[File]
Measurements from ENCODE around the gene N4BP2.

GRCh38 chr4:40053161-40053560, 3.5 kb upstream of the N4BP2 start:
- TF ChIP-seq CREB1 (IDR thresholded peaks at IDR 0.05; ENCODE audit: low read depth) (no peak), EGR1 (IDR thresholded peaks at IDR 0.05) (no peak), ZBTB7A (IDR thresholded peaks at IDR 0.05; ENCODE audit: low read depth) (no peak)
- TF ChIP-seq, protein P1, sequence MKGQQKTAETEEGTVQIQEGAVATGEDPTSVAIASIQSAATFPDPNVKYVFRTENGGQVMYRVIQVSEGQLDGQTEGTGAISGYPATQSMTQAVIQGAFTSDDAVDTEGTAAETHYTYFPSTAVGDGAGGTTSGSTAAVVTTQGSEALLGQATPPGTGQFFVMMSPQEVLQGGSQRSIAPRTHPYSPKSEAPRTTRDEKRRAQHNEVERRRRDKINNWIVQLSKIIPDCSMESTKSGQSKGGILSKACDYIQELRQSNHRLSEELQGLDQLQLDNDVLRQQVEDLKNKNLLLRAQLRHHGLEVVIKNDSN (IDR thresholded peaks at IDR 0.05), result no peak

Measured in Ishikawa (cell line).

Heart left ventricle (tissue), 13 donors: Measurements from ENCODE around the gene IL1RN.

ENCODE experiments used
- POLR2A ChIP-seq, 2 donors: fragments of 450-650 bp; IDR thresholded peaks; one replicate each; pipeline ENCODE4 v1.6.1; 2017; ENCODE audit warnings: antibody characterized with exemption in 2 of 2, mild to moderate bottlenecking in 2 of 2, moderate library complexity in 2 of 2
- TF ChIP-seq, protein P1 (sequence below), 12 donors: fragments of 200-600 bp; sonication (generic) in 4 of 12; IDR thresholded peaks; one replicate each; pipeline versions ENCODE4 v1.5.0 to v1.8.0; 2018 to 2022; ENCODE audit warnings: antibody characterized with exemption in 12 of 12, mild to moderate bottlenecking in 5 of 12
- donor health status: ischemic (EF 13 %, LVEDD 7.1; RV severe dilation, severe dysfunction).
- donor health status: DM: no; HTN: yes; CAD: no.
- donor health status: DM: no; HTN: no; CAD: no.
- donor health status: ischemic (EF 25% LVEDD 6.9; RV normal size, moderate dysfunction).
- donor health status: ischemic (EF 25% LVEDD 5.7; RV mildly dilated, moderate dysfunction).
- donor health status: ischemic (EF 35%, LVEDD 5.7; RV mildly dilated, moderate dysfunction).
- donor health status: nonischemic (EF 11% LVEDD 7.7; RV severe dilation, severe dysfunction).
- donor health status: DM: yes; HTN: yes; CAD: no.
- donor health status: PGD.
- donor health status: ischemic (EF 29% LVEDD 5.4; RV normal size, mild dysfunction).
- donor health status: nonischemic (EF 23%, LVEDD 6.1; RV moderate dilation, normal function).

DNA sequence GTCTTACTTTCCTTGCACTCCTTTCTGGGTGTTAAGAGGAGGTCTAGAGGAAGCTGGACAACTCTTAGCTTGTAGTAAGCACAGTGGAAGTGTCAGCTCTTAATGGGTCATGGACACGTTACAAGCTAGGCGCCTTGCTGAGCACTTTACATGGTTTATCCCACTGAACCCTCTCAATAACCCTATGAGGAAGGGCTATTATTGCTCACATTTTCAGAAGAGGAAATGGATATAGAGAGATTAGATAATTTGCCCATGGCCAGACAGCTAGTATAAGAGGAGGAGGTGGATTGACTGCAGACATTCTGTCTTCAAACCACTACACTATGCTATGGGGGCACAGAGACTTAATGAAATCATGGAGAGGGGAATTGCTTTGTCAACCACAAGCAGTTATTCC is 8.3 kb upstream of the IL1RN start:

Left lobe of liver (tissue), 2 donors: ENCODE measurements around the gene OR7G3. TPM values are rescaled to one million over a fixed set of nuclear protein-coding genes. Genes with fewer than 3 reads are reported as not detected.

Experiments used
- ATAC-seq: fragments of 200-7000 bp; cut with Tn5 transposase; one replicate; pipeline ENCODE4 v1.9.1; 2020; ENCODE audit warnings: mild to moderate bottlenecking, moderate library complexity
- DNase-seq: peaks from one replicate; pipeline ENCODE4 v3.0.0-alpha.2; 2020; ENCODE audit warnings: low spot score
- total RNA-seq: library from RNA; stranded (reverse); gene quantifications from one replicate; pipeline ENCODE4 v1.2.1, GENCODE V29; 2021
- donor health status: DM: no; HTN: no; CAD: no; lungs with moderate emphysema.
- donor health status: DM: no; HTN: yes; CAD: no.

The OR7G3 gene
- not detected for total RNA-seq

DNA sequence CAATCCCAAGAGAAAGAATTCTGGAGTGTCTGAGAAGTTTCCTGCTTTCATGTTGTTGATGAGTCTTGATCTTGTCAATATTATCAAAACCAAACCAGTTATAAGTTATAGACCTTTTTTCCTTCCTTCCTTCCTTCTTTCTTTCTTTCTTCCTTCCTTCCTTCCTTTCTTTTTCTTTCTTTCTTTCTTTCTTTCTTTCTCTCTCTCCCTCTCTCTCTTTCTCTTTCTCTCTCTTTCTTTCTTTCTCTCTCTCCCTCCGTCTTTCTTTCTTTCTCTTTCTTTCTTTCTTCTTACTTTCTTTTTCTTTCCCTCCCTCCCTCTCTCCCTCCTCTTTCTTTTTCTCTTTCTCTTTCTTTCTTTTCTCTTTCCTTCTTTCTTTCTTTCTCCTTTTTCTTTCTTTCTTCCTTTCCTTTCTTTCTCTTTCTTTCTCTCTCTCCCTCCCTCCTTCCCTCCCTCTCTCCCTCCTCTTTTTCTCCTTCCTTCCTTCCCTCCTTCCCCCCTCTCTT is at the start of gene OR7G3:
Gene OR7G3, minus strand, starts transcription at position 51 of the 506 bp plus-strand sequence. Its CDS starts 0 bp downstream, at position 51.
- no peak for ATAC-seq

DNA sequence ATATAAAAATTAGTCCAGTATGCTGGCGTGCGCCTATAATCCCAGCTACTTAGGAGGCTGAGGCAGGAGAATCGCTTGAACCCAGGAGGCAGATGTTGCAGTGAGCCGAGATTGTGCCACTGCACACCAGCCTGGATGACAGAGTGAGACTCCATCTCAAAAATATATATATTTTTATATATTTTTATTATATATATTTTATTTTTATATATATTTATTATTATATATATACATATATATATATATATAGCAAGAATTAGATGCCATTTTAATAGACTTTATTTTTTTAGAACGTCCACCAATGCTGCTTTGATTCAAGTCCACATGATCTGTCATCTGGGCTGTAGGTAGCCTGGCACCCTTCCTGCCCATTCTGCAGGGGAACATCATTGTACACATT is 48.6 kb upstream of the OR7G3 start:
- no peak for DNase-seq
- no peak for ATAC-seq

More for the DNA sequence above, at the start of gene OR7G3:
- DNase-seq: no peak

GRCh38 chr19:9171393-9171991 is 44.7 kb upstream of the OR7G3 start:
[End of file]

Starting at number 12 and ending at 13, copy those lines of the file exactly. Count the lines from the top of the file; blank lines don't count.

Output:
- donor health status: DM: no; HTN: no; CAD: no.
- donor health status: ischemic (EF 25% LVEDD 6.9; RV normal size, moderate dysfunction).